Frederick Charles Leggett; Private, 50th Battalion (Alberta Regiment) Canadian Infantry. Killed in Action 2nd September 1918

Frederick was born in Melton Hamlet, Ufford on 4th February 1883. In 1911 he was living in Devon working as a general labourer on the railways. On 4th June 1913 he boarded the RMS Olympic of the White Star Line and emigrated to Canada.

In November 1917 he was “called up” by the Canadian Infantry and was drafted into the Canadian Expeditionary Force on 16th January 1918. On 21st February he boarded a troop ship for the journey to England where, after training, he was sent to France with the 50th Battalion (Alberta Regiment) arriving in late August.

The 50th Battalion were fighting in the Arras area of France and on 2nd September 1918 were ordered to attack four trenches of the Drocourt-Queant line. At 5:00am the attack commenced and the battalion quickly took the trenches and consolidated their position incurring only light casualties. Shortly after, the enemy laid down a barrage of heavy artillery fire on battalion’s newly gained position which killed a number of the soldiers. The war diary states that in the battle two officers were killed and two wounded, twenty-nine other ranks were killed and one hundred and eighty-one wounded. Frederick was one of the twenty-nine killed only two weeks after he had set foot in France.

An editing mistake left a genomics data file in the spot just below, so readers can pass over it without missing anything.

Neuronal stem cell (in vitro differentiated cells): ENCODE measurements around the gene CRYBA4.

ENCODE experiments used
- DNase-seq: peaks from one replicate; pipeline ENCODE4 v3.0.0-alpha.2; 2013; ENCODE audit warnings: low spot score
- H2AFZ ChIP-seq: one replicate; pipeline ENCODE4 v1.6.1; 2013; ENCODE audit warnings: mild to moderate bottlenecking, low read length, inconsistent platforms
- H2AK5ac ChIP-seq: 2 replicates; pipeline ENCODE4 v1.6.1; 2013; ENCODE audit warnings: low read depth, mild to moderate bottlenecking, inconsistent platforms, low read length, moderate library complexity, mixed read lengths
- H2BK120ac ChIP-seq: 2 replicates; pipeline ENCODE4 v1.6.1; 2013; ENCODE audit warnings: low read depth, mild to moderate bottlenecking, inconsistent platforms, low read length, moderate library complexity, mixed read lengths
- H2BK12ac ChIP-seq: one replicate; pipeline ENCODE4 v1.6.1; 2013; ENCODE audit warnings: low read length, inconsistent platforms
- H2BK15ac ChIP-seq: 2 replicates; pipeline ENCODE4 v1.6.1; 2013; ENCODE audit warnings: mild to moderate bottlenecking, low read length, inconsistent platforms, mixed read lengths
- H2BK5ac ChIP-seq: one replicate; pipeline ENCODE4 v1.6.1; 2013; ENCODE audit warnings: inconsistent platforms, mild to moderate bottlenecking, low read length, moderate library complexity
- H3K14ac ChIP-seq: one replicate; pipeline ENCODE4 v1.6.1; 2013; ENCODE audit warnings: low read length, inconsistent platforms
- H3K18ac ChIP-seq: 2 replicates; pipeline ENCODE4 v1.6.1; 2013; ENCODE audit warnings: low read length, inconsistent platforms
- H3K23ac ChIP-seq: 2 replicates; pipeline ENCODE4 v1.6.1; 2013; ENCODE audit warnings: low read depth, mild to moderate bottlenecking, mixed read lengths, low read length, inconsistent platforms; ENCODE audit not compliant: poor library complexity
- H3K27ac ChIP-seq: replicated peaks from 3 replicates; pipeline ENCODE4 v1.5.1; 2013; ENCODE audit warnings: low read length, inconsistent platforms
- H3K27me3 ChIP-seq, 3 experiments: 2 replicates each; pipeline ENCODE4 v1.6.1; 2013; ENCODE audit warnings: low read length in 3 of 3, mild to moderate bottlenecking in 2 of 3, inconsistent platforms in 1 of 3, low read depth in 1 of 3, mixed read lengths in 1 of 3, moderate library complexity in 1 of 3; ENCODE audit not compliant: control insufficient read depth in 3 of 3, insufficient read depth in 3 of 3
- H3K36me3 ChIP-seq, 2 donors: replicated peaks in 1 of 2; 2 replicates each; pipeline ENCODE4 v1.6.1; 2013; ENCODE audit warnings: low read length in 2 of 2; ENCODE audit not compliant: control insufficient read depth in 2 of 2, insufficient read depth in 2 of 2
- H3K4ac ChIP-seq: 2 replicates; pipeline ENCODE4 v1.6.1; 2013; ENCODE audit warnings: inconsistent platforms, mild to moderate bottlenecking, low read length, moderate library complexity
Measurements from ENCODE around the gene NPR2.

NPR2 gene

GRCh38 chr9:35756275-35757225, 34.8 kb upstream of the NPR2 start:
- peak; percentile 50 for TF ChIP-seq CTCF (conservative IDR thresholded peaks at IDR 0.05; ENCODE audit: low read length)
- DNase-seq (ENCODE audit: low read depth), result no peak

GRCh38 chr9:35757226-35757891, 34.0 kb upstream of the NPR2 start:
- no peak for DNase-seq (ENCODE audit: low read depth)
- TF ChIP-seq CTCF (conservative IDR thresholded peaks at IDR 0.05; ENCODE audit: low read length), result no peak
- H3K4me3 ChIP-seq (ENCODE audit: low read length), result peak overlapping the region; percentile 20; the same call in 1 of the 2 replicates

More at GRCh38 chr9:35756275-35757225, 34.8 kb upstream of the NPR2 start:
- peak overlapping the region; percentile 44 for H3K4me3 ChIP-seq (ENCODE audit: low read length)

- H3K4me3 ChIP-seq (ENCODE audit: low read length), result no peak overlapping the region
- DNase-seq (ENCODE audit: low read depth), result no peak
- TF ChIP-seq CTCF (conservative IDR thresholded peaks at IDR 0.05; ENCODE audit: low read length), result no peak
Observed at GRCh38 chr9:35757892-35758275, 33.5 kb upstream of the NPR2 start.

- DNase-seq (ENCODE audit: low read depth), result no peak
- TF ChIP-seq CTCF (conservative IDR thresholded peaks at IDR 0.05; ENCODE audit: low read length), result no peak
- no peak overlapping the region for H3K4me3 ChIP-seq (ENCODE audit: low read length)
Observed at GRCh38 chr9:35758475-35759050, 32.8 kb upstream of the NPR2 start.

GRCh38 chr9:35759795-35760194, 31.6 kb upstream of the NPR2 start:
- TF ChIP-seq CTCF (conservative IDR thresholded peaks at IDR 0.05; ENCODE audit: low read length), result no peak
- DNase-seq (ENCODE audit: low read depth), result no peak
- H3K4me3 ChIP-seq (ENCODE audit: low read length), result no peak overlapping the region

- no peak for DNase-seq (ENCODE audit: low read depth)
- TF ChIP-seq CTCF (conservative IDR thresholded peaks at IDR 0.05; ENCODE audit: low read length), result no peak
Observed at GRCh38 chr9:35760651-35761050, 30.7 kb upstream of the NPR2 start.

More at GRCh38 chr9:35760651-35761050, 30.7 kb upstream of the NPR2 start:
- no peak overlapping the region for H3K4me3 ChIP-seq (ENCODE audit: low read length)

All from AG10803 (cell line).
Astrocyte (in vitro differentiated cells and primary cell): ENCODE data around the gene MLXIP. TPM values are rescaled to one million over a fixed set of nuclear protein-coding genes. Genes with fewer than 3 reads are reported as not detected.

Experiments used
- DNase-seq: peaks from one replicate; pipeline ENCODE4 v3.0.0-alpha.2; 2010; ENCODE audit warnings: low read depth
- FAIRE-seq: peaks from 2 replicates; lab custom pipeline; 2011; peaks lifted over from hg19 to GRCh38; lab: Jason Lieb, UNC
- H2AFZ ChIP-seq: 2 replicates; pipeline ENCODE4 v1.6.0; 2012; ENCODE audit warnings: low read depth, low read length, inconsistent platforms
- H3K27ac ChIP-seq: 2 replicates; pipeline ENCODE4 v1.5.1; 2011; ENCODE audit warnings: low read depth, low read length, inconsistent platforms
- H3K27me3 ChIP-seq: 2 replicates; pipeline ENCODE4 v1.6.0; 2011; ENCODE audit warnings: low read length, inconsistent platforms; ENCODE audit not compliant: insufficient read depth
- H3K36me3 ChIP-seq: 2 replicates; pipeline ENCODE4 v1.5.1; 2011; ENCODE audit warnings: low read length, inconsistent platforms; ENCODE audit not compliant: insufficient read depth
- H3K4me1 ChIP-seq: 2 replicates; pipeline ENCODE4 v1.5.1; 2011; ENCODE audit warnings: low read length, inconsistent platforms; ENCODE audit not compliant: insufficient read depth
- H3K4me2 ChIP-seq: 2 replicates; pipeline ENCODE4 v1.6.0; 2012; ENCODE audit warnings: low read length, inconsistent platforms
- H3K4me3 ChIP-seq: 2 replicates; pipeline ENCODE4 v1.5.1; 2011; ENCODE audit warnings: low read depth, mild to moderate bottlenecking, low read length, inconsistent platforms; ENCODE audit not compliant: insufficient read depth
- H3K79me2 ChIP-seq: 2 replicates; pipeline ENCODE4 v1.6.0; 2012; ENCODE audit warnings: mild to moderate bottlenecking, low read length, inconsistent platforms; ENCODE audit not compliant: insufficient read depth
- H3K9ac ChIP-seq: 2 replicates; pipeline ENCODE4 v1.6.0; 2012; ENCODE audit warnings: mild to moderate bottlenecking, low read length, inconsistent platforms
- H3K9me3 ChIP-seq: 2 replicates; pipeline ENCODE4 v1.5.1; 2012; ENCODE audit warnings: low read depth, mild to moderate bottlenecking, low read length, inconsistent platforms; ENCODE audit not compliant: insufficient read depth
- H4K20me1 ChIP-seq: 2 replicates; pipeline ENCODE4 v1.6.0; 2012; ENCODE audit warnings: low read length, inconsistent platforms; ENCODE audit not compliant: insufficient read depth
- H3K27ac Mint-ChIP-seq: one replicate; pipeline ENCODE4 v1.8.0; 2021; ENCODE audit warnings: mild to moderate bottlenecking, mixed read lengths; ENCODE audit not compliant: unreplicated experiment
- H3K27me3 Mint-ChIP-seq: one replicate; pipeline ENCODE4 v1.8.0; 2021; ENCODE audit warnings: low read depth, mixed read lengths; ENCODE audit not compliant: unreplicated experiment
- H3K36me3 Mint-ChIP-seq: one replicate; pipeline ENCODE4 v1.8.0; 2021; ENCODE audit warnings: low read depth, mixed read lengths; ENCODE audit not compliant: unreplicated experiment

The Woodbridge Reporter and Wickham Market Gazette reported his death in 19th September 1918 edition:

“Mr and Mrs D Leggett of Station Road have suffered another great blow, as they have just received a letter from a chaplain stating that their son Private Frederick Leggett, was hit by shell fire during an advance on enemy lines as killed.

His body was buried in a little cemetery on the battlefield and a cross erected to perpetuate his memory. The chaplain said the deceased was doing good work as a soldier and the commanding officer and officers tend their sincere sympathies to the parents. This is the third son that Mr and Mrs Leggett have lost in the war, and deepest sympathies will be extended to them in such a severe experience. The deceased lad had only been in France a fortnight when he met his death.”

Frederick is buried in Dury Crucifix British Cemetery in France and is remembered on the Woodbridge War Memorial. He received the British War and Victory Medals for his wartime service.